I do look online to see every now and then at what stage in the menu the ice cream is appearing and in what guise. It has been basil, truffle, onion and caramel and I’m sure many more flavours. I regard it as one of his little signatures.

Ence Willemse – the chef other chefs laud. (Photo: Supplied)

That stopped of course. The rooms rang emptily during lockdown and Ence and his partner spent their hours on an interleading property where the climatically selected, seasonal fruit, herbs and vegetables that have increasingly inspired so much on the NCW menus are grown in magnificent gardens.

Just before lockdown, Ence and his partner had been hugely taken with the Future Africa concept at Pretoria University, thinking to start a new Gauteng food movement among like-minded chefs. Then suddenly no-one could go anywhere, let alone get together over Future foods.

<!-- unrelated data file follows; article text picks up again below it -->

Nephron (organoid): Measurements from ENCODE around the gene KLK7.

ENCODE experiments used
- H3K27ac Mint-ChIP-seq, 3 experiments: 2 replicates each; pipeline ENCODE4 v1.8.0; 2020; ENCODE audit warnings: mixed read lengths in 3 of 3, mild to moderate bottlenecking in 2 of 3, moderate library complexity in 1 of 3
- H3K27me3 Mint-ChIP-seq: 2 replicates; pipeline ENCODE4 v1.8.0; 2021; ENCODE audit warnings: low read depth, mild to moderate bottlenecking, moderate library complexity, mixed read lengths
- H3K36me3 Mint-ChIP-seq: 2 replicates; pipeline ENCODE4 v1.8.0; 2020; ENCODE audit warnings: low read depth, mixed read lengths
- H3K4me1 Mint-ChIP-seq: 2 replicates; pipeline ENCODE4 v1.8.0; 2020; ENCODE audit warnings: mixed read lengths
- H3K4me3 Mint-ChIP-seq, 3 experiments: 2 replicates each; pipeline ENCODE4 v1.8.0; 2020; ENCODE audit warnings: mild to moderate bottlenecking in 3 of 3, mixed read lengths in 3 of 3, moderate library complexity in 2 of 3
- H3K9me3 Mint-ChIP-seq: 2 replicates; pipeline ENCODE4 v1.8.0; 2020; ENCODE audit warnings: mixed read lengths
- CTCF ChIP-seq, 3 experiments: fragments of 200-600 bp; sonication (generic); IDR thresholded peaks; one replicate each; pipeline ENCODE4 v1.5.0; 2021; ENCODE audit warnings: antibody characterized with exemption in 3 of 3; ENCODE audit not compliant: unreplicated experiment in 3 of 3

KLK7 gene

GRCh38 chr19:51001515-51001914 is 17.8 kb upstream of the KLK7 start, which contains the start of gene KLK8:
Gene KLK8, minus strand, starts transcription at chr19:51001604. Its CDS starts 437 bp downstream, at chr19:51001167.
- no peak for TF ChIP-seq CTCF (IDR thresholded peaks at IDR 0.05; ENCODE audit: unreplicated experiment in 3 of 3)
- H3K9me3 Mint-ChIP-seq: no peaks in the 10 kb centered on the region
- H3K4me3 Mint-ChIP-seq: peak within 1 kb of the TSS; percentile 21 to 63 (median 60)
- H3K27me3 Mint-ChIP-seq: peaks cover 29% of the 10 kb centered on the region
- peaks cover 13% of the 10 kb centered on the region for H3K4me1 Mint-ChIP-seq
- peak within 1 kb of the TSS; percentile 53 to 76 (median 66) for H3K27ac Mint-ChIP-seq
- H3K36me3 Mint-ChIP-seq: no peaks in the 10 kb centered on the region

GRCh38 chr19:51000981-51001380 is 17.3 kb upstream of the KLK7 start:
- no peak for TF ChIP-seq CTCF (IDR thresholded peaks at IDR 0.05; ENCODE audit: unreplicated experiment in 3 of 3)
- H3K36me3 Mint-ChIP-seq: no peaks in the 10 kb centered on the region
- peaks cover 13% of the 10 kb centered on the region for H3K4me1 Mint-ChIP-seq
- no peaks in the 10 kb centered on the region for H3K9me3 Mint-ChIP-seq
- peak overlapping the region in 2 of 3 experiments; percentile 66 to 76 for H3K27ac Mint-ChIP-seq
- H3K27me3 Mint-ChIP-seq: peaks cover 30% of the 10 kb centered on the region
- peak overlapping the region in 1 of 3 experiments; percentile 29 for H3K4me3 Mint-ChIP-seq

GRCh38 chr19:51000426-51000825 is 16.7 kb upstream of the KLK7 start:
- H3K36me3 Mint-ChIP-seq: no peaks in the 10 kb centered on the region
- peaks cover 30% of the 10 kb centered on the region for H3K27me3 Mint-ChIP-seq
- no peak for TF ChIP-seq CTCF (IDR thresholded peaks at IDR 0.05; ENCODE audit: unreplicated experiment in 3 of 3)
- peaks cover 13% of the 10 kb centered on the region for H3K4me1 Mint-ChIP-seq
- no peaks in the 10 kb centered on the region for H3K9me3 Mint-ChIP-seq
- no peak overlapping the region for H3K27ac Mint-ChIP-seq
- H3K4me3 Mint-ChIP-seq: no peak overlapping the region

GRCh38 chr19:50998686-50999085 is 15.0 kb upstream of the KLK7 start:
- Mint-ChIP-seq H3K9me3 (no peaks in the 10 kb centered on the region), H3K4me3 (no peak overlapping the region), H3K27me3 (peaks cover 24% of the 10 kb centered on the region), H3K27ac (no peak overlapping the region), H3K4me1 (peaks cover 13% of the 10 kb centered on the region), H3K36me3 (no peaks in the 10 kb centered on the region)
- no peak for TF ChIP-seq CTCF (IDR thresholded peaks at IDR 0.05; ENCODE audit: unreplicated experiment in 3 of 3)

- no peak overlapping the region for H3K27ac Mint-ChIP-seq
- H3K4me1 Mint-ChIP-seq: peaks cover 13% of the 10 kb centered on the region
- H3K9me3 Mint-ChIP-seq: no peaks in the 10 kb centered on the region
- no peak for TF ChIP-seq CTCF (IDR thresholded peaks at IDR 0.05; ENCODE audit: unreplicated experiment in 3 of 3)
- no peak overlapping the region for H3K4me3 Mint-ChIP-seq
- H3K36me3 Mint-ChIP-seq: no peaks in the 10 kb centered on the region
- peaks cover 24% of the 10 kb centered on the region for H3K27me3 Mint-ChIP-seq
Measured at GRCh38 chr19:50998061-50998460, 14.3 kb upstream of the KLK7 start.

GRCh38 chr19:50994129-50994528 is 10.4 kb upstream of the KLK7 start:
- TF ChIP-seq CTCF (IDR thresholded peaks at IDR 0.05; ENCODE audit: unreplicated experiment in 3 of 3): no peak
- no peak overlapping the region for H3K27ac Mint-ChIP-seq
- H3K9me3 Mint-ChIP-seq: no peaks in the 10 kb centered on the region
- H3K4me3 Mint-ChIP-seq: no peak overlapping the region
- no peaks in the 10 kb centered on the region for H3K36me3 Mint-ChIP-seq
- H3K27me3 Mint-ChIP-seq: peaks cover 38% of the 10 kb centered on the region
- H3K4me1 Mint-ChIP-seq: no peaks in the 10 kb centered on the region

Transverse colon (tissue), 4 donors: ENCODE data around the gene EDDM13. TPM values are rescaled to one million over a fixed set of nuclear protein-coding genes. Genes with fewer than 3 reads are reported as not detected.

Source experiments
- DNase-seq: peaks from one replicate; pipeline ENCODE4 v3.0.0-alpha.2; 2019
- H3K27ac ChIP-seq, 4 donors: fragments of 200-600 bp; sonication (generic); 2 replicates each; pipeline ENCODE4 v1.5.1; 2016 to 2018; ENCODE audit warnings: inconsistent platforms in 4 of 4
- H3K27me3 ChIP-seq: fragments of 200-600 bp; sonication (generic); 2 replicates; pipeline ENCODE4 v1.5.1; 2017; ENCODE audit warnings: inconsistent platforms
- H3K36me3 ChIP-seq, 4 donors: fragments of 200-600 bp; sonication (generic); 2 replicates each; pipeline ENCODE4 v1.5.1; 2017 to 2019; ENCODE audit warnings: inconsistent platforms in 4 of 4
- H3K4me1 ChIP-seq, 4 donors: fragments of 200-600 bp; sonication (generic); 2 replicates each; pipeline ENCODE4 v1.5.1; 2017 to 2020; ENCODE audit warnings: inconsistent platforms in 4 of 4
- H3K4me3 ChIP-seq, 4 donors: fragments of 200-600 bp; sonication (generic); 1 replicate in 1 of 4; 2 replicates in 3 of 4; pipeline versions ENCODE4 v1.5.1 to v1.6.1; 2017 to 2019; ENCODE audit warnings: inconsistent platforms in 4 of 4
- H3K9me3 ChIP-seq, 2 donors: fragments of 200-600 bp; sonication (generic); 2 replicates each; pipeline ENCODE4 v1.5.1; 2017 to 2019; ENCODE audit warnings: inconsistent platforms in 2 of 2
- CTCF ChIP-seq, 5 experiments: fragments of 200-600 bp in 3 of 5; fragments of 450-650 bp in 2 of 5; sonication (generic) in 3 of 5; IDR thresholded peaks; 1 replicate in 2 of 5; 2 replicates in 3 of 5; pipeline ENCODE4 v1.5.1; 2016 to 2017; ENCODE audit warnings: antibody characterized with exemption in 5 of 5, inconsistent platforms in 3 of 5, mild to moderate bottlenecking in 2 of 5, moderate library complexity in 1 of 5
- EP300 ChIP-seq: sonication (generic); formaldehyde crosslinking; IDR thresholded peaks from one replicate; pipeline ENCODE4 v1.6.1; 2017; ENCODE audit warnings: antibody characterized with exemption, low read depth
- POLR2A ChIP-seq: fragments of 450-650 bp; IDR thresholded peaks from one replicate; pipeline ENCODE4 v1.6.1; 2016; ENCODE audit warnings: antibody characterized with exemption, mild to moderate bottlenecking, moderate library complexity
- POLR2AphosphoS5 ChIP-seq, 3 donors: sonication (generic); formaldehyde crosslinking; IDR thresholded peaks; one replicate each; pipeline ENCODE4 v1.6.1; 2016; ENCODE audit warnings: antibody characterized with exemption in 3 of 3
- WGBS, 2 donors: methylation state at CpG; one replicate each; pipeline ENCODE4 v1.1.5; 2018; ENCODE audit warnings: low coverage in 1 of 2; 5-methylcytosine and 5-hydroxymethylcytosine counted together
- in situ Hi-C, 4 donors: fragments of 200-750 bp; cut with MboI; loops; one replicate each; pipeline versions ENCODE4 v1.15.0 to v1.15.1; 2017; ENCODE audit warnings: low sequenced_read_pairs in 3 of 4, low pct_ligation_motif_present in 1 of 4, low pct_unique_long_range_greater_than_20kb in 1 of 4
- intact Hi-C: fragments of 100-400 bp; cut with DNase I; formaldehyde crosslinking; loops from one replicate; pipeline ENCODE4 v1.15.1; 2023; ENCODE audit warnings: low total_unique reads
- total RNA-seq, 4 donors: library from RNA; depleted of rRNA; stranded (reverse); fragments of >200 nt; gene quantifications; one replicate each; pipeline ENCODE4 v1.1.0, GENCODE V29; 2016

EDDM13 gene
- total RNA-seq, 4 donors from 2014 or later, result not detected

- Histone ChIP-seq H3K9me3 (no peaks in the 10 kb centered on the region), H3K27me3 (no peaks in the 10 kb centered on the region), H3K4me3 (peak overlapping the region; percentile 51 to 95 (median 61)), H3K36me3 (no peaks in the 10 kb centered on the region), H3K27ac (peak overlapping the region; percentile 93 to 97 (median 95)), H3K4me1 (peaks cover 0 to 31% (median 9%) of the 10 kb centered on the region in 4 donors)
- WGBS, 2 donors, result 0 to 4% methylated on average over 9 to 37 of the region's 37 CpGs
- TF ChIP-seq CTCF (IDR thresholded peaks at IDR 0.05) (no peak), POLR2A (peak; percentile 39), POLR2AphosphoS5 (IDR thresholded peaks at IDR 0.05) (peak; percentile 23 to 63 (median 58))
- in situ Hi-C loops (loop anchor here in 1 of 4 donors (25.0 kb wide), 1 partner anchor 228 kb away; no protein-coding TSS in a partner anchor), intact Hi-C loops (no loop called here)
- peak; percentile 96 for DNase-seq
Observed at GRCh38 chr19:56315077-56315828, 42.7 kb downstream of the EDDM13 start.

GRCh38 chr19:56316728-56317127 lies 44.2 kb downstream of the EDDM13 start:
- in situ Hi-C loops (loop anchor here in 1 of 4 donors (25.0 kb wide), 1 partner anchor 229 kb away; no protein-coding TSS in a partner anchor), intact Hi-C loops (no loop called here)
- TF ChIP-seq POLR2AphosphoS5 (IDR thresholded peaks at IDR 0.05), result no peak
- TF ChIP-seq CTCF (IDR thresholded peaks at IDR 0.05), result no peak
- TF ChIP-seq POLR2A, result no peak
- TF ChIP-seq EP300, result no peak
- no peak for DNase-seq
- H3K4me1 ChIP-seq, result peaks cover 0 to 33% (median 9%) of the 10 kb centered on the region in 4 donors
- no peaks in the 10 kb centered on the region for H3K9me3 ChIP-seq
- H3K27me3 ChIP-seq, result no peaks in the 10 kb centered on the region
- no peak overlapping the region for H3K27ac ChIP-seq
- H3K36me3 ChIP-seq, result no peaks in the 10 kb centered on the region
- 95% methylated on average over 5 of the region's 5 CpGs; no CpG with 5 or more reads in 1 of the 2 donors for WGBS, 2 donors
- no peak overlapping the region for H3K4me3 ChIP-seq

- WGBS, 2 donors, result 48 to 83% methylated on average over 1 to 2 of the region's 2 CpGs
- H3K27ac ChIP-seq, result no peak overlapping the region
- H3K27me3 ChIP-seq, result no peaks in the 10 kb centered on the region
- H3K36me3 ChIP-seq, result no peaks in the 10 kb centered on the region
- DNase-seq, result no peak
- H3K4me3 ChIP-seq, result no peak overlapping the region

But they used the enforced temporal space presented by lockdown as their own unobstructed, untrammeled thinking and unravelling time, for introspection. It seemed as if there were no longer any need to do things the way they have always been done. And there could always be better ways. Ence likes to say that the world continues to change, even bit by bit. Ence also likes Albert Camus: “In order to understand the world, one has to turn away from it on occasion.” 

Meanwhile, they started an order and delivery service, Anna’s Kitchen, named after both of their mothers, providing affordable but beautifully produced meals of the comforting sort. I took one of them to a friend who’s no slouch in the kitchen himself. The main course was smoked and slow-cooked brisket. He had tears in his eyes. 

And, while Anna’s took up quite a bit of time since the two were doing the food and deliveries themselves, they spent the rest honing new, infinite NCW plans, the things they felt comfortable with, that sat well with Ence’s creativity and the new future continent of Africa responsible, sustainable foods.